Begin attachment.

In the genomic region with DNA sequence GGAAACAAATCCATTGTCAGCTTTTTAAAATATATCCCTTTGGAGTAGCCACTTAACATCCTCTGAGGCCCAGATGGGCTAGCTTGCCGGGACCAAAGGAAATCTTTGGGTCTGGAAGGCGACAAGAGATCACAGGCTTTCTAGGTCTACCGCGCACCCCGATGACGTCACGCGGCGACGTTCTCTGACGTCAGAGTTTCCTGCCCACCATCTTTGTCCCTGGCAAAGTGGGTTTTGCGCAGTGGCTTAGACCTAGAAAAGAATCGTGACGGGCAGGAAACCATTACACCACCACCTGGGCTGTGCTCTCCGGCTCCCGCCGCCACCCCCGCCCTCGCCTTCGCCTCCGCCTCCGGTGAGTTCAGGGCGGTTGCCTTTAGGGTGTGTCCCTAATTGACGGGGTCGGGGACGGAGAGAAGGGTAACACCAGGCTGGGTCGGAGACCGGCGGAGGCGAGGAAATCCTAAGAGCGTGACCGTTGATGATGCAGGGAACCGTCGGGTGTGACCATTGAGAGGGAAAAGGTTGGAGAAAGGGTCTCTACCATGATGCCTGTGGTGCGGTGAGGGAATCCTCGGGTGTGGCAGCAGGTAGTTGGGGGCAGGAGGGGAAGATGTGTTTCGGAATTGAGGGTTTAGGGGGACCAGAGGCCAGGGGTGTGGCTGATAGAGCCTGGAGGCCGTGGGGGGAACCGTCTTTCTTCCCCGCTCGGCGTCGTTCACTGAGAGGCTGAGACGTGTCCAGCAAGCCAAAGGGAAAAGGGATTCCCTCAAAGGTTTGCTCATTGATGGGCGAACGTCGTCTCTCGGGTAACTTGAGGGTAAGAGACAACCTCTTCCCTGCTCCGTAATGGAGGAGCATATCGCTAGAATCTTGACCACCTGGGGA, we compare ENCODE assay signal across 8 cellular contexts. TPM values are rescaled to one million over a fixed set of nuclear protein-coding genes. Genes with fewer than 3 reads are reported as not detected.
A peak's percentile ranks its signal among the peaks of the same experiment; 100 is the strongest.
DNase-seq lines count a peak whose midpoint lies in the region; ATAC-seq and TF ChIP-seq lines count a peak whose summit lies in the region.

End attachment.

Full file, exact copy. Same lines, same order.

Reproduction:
In the genomic region with DNA sequence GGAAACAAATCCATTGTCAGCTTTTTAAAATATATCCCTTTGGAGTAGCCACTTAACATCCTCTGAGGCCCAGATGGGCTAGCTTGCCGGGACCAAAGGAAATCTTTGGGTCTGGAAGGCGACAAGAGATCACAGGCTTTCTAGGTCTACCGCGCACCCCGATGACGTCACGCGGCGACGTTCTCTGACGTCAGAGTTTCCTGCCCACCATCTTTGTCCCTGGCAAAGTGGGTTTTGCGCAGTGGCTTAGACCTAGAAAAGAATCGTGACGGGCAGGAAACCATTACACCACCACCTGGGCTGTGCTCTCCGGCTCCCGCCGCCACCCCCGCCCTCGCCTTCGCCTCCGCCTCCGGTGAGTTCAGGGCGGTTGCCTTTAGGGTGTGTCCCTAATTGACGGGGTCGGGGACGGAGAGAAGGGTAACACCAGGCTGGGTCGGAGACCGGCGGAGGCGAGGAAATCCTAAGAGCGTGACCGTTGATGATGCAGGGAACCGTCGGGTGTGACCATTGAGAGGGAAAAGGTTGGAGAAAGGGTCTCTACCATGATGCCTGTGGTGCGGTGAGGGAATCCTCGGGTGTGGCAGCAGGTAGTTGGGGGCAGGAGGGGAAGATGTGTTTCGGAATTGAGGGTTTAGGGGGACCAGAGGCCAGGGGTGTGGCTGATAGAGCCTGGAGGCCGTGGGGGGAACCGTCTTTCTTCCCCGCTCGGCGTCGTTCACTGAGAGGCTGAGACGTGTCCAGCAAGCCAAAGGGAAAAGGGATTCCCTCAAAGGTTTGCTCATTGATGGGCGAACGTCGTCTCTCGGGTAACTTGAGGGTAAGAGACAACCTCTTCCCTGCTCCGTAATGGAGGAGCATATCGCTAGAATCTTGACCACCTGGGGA, we compare ENCODE assay signal across 8 cellular contexts. TPM values are rescaled to one million over a fixed set of nuclear protein-coding genes. Genes with fewer than 3 reads are reported as not detected.
A peak's percentile ranks its signal among the peaks of the same experiment; 100 is the strongest.
DNase-seq lines count a peak whose midpoint lies in the region; ATAC-seq and TF ChIP-seq lines count a peak whose summit lies in the region.